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From screen to green: The effect of screen time and setting on pre-adolescent children’s executive function skills.

  • Author(s): Garcia, Debra Christine
  • Advisor(s): Wood, Jeffrey J.
  • Greenfield, Patricia M.
  • et al.
Abstract

According to Greenfield’s Theory of Social Change and Human Development (2009), ecological changes lead to shifts in human development. With technological resources available to early-adolescent youth, it is expected that “digital-natives” will demonstrate developmental shift patterns relating to cognitive skills of attention. This study further explores the impact of Attention Restoration Theory (ART) upon selective attention in pre-adolescent children. Attention skills of fifth-grade digital natives were assessed using the Test of Everyday Attention for Children in two environmental conditions – natural settings and urban settings. A media survey was administered to assess the effect of digital media frequency use upon attention. Fifth grade students assessed in a natural environment had better attention scores than their peers assessed in an urban classroom setting. In addition, gifted children in natural settings out-performed their gifted peers assessed in urban settings. A shift in attention skills in gifted and non-gifted students due to digital media resources did not occur. Results have implications for classroom settings that enhance attention and culture based behaviors of digital media use.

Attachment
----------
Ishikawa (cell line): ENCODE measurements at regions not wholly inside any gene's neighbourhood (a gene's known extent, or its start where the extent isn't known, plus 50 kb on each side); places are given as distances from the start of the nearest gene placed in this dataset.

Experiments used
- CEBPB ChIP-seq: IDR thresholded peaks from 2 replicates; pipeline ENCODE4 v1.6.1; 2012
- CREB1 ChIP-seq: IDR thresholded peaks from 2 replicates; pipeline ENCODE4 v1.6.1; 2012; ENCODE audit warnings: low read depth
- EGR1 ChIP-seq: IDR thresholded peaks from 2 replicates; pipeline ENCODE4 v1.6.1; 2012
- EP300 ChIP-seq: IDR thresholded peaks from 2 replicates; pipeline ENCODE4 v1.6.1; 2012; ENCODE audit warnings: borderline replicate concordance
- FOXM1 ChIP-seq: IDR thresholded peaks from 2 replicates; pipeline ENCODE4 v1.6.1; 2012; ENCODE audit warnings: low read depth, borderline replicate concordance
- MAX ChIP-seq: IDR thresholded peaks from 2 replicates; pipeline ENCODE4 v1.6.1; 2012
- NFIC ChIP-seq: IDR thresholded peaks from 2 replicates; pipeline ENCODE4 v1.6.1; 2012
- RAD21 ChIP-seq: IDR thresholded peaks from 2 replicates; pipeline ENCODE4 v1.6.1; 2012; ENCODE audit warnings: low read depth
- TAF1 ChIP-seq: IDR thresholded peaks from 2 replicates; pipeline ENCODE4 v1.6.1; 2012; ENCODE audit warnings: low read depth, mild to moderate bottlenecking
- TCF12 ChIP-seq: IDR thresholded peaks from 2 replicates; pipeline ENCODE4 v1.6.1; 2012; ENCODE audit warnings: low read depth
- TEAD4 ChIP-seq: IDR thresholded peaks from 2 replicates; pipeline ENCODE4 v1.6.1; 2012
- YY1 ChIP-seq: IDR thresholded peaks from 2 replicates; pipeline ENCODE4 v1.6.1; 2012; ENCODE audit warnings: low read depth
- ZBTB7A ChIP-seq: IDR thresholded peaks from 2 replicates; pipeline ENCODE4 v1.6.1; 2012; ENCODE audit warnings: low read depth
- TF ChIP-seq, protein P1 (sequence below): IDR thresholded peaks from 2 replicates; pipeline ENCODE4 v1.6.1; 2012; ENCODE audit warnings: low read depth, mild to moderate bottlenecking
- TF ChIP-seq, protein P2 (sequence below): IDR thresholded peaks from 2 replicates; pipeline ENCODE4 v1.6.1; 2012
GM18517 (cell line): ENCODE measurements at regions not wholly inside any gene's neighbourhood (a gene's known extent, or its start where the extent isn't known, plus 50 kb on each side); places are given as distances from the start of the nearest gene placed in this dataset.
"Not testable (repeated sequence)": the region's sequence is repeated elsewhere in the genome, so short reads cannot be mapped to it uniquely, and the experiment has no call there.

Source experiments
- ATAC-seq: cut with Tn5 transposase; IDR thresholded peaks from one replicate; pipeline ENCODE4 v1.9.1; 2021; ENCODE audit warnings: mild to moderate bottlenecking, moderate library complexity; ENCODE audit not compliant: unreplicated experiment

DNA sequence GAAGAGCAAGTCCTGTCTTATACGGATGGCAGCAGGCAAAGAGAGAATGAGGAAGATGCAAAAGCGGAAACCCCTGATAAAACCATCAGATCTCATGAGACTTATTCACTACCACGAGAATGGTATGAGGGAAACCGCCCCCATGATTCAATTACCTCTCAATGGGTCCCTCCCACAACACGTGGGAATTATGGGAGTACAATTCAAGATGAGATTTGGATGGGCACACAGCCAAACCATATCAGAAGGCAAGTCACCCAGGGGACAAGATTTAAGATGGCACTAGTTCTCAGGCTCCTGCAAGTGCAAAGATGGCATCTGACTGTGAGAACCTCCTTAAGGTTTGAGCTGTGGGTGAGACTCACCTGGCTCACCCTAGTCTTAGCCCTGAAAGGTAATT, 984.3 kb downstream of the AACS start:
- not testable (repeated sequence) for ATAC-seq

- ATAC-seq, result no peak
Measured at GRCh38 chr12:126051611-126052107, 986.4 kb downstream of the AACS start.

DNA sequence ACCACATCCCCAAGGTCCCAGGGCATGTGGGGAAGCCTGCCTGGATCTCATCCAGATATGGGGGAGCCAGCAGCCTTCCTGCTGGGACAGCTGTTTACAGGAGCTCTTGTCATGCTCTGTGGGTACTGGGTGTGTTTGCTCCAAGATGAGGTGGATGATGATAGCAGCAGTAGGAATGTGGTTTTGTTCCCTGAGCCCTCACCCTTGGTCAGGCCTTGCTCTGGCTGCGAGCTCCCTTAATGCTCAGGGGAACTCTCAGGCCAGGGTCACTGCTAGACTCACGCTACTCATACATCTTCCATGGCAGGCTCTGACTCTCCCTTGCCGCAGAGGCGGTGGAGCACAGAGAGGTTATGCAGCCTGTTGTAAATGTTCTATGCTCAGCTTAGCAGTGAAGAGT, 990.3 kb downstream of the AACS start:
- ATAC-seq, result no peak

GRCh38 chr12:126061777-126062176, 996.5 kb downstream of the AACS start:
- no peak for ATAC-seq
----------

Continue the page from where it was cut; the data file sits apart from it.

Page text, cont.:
Keywords: digital media, social change, executive functions, attention, nature, urban setting

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